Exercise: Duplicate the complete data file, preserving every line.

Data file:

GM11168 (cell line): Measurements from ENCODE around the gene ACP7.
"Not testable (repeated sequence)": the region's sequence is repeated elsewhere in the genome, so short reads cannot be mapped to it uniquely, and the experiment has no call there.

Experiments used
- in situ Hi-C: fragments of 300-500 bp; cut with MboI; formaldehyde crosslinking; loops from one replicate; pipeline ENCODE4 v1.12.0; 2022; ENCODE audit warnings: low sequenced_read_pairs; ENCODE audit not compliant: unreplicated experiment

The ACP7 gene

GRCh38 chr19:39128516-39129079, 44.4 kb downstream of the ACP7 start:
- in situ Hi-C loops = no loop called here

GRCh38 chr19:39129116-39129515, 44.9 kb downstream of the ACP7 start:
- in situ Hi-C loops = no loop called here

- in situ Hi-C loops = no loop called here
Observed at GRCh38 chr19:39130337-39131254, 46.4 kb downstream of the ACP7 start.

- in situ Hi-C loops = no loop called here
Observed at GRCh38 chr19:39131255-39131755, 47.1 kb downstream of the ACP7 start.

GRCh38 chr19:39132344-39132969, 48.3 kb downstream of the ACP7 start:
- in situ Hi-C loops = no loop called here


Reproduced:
GM11168 (cell line): Measurements from ENCODE around the gene ACP7.
"Not testable (repeated sequence)": the region's sequence is repeated elsewhere in the genome, so short reads cannot be mapped to it uniquely, and the experiment has no call there.

Experiments used
- in situ Hi-C: fragments of 300-500 bp; cut with MboI; formaldehyde crosslinking; loops from one replicate; pipeline ENCODE4 v1.12.0; 2022; ENCODE audit warnings: low sequenced_read_pairs; ENCODE audit not compliant: unreplicated experiment

The ACP7 gene

GRCh38 chr19:39128516-39129079, 44.4 kb downstream of the ACP7 start:
- in situ Hi-C loops = no loop called here

GRCh38 chr19:39129116-39129515, 44.9 kb downstream of the ACP7 start:
- in situ Hi-C loops = no loop called here

- in situ Hi-C loops = no loop called here
Observed at GRCh38 chr19:39130337-39131254, 46.4 kb downstream of the ACP7 start.

- in situ Hi-C loops = no loop called here
Observed at GRCh38 chr19:39131255-39131755, 47.1 kb downstream of the ACP7 start.

GRCh38 chr19:39132344-39132969, 48.3 kb downstream of the ACP7 start:
- in situ Hi-C loops = no loop called here